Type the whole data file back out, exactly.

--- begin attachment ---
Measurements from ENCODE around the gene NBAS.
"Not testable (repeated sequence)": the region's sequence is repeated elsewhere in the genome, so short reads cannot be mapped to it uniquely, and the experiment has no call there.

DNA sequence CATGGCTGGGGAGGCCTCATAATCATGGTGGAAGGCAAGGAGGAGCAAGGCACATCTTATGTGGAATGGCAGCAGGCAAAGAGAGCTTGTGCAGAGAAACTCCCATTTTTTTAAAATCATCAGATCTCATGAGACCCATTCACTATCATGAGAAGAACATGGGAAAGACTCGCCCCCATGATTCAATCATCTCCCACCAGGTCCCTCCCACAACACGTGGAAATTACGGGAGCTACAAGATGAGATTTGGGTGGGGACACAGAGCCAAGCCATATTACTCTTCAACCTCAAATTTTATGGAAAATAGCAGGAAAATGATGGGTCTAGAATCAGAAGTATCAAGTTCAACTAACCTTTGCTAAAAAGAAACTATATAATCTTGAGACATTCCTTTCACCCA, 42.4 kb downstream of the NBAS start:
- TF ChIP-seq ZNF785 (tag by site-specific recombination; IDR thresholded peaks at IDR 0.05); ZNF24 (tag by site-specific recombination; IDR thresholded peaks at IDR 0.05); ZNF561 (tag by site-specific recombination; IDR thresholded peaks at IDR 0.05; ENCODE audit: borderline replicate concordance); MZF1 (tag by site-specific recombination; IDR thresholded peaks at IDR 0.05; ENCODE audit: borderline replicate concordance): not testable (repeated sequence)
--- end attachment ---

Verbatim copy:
Measurements from ENCODE around the gene NBAS.
"Not testable (repeated sequence)": the region's sequence is repeated elsewhere in the genome, so short reads cannot be mapped to it uniquely, and the experiment has no call there.

DNA sequence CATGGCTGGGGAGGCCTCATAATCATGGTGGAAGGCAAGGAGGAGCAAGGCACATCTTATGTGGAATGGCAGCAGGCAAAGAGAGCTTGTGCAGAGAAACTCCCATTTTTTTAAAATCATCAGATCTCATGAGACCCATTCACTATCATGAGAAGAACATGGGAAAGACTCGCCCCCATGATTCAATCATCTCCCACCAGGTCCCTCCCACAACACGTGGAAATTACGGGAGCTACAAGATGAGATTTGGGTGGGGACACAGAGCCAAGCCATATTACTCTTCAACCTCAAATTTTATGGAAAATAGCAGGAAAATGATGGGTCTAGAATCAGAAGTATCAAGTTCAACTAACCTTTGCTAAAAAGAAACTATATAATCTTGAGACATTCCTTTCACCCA, 42.4 kb downstream of the NBAS start:
- TF ChIP-seq ZNF785 (tag by site-specific recombination; IDR thresholded peaks at IDR 0.05); ZNF24 (tag by site-specific recombination; IDR thresholded peaks at IDR 0.05); ZNF561 (tag by site-specific recombination; IDR thresholded peaks at IDR 0.05; ENCODE audit: borderline replicate concordance); MZF1 (tag by site-specific recombination; IDR thresholded peaks at IDR 0.05; ENCODE audit: borderline replicate concordance): not testable (repeated sequence)